Ask what method they used to assess your home’s market value. How was your home compared to other homes in your neighbourhood that have been sold recently? Step 4 will give you a better understanding of listing price and how it affects the sale of your home.
Step 3: Sign a Listing Agreement.
The “Listing Agreement” authorizes your REALTOR® and their brokerage to market and sell your home. This agreement serves three purposes.
- It defines your relationship. Every detail of your work together, including the limits of your REALTOR’S® authority, will be clearly defined.
- It provides detailed information about the home. This information can then be placed on the board’s Multiple Listing Service, to help potential buyers find you.
- It forms the basis for drafting offers on your home. Any formal offer on your home starts with the Listing Agreement.
Highlights of the Listing Agreement Authority.
This describes the legal relationship between you and the real estate brokerage, and it sets a time limit for the REALTOR® to sell your home.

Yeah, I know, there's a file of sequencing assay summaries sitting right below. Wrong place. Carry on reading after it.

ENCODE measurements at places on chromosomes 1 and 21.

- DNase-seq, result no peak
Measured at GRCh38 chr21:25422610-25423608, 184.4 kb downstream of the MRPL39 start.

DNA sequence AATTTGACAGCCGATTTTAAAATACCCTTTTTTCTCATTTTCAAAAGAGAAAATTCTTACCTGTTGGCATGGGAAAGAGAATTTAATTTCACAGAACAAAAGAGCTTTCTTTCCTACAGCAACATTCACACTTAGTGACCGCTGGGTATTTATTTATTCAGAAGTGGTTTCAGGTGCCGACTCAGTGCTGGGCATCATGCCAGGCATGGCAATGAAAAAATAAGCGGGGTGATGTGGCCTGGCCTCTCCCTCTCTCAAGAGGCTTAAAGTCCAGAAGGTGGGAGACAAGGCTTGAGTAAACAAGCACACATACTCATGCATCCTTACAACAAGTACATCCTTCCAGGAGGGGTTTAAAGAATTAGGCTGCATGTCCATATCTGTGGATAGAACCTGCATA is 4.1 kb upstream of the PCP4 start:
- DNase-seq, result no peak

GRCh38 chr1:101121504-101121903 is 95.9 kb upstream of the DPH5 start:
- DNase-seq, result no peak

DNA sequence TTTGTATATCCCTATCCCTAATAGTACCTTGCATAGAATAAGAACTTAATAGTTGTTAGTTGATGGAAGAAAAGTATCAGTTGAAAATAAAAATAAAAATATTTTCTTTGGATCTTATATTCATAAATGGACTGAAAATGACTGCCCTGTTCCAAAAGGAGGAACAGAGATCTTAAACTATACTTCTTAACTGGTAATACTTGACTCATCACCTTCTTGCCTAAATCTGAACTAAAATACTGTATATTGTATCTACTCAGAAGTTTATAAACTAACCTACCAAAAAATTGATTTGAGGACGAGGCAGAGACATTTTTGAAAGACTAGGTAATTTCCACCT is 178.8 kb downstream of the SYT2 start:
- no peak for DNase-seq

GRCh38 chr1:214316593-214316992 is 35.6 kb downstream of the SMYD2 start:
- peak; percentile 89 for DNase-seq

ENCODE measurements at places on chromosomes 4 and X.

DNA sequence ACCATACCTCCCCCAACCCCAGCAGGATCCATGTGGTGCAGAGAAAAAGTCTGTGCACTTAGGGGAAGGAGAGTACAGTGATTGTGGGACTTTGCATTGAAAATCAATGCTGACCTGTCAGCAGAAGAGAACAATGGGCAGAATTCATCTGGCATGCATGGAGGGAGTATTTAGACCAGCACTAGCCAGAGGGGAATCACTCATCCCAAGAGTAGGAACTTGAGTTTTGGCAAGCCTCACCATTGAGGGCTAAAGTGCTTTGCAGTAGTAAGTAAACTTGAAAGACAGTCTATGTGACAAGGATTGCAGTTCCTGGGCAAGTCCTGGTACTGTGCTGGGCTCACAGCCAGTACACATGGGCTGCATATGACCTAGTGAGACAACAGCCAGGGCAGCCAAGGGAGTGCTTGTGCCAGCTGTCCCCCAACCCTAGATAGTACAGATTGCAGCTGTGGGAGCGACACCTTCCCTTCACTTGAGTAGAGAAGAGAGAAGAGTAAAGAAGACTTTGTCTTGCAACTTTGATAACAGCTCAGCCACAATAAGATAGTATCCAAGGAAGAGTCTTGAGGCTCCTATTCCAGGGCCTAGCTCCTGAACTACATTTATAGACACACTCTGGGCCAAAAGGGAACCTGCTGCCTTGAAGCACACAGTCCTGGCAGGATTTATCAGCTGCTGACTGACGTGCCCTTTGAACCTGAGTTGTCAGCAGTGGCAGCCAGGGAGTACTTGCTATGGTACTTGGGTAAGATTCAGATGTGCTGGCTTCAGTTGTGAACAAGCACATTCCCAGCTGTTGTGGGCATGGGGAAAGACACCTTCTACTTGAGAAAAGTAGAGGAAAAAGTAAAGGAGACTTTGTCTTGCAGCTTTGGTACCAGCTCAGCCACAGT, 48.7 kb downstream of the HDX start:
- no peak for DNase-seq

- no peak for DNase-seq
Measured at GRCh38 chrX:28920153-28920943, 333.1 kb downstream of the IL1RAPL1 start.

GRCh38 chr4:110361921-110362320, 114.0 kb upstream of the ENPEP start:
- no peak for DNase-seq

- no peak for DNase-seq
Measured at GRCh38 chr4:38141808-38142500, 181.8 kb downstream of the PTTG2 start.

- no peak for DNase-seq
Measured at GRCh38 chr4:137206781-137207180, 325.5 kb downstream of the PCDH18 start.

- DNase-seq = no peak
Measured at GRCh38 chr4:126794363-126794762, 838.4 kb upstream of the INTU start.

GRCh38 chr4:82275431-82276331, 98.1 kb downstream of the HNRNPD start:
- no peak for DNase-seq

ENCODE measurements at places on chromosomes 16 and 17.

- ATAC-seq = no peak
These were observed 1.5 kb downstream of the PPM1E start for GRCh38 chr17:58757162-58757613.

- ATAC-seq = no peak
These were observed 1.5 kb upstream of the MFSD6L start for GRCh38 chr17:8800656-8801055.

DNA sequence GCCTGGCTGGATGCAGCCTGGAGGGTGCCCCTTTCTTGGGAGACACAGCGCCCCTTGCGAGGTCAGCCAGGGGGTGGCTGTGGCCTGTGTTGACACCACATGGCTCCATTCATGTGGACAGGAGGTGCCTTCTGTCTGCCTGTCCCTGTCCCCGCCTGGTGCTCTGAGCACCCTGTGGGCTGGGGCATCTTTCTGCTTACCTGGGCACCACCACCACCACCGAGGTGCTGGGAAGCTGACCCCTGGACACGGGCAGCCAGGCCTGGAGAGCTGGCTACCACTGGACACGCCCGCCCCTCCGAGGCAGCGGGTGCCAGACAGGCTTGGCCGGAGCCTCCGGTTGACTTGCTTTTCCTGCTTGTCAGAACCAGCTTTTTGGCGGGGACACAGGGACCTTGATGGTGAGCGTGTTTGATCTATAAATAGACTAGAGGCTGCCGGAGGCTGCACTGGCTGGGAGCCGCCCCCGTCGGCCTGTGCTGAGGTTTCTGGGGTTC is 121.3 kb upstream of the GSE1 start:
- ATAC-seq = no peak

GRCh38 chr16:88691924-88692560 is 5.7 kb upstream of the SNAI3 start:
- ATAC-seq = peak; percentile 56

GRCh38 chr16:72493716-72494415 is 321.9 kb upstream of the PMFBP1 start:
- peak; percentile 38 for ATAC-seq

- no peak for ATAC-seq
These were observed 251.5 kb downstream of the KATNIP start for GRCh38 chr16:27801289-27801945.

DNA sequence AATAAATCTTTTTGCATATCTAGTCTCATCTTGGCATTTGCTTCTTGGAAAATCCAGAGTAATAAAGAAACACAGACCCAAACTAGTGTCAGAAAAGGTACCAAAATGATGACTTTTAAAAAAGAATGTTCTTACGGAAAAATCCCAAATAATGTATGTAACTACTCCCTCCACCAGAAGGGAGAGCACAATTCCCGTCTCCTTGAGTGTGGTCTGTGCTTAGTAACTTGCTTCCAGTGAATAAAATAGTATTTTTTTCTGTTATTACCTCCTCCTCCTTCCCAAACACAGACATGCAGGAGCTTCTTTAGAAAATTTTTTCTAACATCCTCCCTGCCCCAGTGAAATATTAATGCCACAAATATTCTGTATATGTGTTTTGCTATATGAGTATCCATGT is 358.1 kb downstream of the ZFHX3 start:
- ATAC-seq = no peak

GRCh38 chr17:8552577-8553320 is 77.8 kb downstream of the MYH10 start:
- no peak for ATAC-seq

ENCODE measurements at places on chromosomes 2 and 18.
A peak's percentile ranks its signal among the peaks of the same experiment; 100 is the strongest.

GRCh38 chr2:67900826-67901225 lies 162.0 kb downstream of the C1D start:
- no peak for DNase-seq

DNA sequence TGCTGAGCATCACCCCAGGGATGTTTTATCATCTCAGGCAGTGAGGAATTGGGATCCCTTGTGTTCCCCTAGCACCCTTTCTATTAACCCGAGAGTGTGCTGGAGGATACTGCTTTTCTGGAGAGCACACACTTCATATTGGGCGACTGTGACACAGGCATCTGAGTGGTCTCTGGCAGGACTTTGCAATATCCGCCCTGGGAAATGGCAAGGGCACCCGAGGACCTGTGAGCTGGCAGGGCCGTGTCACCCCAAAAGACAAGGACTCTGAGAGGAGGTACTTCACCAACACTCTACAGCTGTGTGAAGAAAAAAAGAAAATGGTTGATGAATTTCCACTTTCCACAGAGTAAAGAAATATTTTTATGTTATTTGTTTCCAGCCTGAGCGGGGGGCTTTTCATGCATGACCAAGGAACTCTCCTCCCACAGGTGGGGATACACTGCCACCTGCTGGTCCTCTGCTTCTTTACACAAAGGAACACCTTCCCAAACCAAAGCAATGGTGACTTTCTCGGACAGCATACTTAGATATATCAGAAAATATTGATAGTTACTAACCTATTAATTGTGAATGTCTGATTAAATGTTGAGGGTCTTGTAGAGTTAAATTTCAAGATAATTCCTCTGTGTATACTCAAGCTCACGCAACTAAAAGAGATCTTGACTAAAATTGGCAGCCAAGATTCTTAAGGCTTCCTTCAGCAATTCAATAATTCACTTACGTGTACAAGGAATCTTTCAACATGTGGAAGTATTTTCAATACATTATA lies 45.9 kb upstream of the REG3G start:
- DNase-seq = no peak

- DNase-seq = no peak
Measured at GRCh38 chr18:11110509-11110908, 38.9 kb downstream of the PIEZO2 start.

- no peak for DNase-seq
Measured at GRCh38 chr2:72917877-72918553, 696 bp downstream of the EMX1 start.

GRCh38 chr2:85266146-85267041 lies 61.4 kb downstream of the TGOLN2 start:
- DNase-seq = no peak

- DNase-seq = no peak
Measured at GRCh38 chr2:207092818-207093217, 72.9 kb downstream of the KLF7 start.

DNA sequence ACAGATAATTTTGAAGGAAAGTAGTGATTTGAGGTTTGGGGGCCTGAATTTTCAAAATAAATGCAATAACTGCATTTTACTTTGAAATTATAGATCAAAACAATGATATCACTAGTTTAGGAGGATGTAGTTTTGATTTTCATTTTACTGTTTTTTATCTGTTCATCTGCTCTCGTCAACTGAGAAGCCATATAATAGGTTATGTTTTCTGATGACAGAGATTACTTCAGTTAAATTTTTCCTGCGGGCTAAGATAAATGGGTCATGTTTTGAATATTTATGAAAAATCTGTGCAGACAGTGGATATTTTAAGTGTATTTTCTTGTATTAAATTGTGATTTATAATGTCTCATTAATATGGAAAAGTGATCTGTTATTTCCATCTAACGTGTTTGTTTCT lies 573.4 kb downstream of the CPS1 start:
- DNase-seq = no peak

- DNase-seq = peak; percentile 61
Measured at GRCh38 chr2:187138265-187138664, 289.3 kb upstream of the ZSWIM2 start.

Exclusive or Multiple Listing Service?
“Exclusive Listing” means that only your brokerage can find a buyer for your home. REALTORS® generally recommend a “Multiple Listing”, which allows them to put your home on the Multiple Listing Service.
The Multiple Listing Service, which is one of the tools used by REALTORS® in providing you with MLS service, is paid for and operated by REALTORS®, so it can be used to spread the word to other REALTORS® to help you find a buyer. It’s a popular real estate marketing system paid for and operated by REALTORS®, so it can be used to spread the word to other REALTORS® to help find you a buyer. A “Multiple Listing” gives your home maximum exposure and your commission stays the same. It really is the better way to sell.
The real key to attracting buyers. You have the final say over this magic number, but your REALTOR® will have very useful advice. You can learn more about choosing the right asking price in Step 7.